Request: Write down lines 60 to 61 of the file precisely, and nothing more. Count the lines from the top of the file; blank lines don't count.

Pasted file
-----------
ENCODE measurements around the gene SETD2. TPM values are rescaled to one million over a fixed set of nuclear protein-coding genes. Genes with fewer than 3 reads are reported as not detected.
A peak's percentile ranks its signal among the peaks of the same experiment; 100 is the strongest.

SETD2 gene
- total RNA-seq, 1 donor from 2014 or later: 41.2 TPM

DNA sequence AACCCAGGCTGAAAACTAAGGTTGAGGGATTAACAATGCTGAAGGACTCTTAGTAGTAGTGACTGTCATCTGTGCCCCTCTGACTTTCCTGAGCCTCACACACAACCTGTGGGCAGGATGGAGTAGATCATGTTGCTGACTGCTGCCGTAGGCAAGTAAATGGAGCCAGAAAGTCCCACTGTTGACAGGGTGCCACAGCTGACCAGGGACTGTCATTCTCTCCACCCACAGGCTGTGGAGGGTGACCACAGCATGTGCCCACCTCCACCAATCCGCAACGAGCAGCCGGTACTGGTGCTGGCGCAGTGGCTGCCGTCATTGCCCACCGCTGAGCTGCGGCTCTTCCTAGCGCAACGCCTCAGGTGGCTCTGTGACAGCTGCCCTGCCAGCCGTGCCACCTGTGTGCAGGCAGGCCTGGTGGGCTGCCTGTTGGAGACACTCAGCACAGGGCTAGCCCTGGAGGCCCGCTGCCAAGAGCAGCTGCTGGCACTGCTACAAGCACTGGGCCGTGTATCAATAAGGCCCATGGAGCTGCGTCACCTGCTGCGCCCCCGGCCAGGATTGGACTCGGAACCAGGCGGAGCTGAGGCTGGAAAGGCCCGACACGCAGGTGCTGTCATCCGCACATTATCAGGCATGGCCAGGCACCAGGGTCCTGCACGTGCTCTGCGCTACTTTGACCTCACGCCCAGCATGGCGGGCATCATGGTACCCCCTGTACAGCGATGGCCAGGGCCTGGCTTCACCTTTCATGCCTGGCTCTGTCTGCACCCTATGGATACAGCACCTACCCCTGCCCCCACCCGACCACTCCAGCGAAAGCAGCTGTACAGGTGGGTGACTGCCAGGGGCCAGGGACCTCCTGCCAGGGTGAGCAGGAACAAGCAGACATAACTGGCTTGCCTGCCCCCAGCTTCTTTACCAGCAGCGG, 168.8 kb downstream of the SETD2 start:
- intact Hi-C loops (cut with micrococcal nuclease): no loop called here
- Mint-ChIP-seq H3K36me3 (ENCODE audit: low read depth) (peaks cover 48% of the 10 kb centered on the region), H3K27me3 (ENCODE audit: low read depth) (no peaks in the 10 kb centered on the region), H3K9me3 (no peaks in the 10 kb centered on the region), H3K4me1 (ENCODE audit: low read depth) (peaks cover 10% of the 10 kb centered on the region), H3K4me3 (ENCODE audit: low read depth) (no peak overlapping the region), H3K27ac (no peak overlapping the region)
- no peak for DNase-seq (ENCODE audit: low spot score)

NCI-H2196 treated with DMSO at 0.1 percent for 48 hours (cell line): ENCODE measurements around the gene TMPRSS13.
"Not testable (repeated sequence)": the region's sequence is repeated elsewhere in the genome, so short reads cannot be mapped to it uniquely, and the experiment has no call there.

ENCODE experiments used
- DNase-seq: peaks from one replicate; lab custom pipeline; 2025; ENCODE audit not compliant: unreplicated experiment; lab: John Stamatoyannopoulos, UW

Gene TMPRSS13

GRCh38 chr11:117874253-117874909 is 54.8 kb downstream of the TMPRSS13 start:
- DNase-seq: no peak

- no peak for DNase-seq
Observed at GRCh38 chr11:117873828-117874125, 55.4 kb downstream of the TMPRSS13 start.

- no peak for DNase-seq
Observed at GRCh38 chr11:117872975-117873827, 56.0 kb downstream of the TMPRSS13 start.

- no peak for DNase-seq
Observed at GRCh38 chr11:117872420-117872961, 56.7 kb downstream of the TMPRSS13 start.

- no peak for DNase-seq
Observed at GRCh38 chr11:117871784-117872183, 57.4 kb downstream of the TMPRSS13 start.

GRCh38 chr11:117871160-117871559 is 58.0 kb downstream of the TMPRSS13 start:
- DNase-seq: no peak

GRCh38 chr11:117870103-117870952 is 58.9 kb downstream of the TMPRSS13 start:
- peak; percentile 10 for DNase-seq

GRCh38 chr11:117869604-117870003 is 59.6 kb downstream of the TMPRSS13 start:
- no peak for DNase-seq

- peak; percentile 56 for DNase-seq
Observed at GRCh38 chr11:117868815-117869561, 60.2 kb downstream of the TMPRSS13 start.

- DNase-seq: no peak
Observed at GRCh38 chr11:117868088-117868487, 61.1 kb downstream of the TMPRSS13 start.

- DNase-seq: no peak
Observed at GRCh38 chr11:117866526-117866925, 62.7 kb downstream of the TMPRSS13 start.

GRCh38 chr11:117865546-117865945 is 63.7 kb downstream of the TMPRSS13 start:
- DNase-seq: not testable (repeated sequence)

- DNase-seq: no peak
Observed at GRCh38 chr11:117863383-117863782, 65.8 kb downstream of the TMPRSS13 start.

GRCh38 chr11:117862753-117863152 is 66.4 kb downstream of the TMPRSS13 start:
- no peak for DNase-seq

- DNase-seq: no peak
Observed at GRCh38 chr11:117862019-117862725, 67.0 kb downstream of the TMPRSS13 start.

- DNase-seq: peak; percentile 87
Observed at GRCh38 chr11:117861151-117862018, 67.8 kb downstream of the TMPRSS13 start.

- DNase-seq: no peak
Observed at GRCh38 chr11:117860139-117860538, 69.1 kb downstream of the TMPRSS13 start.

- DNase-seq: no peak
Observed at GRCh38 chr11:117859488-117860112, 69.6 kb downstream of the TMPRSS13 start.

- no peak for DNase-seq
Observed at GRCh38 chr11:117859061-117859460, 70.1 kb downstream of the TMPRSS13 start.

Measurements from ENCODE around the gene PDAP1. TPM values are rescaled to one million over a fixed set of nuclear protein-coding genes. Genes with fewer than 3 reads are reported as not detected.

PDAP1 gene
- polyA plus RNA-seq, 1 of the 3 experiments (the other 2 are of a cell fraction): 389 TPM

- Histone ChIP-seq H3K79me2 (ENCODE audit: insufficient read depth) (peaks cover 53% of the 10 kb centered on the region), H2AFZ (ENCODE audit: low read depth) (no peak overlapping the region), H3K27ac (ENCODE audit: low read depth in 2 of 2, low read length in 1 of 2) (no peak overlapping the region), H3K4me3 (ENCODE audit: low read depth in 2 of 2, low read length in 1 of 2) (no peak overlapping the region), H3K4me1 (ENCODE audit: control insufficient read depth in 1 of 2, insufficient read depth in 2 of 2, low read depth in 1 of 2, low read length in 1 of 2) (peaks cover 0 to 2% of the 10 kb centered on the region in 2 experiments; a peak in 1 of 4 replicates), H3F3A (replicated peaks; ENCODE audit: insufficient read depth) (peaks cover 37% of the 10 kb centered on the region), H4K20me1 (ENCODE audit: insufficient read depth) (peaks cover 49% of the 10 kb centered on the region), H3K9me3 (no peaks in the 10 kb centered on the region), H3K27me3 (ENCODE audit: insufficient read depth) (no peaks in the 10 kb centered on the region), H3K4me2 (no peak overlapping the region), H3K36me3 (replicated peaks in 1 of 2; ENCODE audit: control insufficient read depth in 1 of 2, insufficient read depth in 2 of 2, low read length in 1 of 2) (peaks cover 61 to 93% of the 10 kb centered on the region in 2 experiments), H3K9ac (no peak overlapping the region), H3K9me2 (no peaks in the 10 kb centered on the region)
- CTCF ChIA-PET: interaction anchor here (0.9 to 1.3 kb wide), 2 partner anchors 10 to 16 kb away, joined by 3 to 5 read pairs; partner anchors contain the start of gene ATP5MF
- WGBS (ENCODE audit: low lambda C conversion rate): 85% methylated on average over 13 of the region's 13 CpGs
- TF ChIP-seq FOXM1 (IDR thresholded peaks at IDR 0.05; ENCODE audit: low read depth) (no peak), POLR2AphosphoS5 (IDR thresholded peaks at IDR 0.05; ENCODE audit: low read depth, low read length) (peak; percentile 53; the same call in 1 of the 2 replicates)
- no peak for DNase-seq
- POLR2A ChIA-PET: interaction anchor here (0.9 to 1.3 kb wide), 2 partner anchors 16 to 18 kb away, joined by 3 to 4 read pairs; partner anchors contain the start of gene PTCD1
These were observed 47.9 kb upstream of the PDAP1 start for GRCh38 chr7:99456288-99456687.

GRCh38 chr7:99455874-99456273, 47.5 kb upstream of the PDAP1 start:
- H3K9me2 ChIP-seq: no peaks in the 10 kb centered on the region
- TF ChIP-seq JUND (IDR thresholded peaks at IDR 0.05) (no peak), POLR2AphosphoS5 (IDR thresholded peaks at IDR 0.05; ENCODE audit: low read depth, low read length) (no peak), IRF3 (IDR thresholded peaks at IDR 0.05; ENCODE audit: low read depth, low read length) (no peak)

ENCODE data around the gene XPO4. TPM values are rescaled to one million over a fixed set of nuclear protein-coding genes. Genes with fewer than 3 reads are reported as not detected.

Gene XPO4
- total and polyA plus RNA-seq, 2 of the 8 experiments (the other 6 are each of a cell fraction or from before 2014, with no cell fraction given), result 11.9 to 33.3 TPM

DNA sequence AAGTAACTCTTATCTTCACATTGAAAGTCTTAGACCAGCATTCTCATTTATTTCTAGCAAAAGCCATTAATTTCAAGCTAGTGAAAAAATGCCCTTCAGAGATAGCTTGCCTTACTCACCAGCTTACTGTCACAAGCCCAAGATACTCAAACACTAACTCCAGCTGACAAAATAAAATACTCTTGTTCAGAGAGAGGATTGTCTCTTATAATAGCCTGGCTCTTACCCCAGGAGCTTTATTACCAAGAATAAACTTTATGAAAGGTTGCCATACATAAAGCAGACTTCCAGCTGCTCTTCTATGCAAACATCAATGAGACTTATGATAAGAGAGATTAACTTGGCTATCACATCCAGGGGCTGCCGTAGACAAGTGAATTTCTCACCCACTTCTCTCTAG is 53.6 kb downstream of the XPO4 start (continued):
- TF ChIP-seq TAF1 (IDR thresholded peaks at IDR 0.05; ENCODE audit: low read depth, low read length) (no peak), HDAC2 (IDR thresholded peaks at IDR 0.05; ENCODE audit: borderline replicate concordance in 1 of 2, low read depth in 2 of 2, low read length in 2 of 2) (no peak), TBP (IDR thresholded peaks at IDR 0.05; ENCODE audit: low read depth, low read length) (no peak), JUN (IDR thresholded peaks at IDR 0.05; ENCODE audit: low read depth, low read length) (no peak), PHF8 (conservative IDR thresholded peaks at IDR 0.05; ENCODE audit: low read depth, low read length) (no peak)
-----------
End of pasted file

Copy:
- POLR2A ChIA-PET: interaction anchor here (0.9 to 1.3 kb wide), 2 partner anchors 16 to 18 kb away, joined by 3 to 4 read pairs; partner anchors contain the start of gene PTCD1
These were observed 47.9 kb upstream of the PDAP1 start for GRCh38 chr7:99456288-99456687.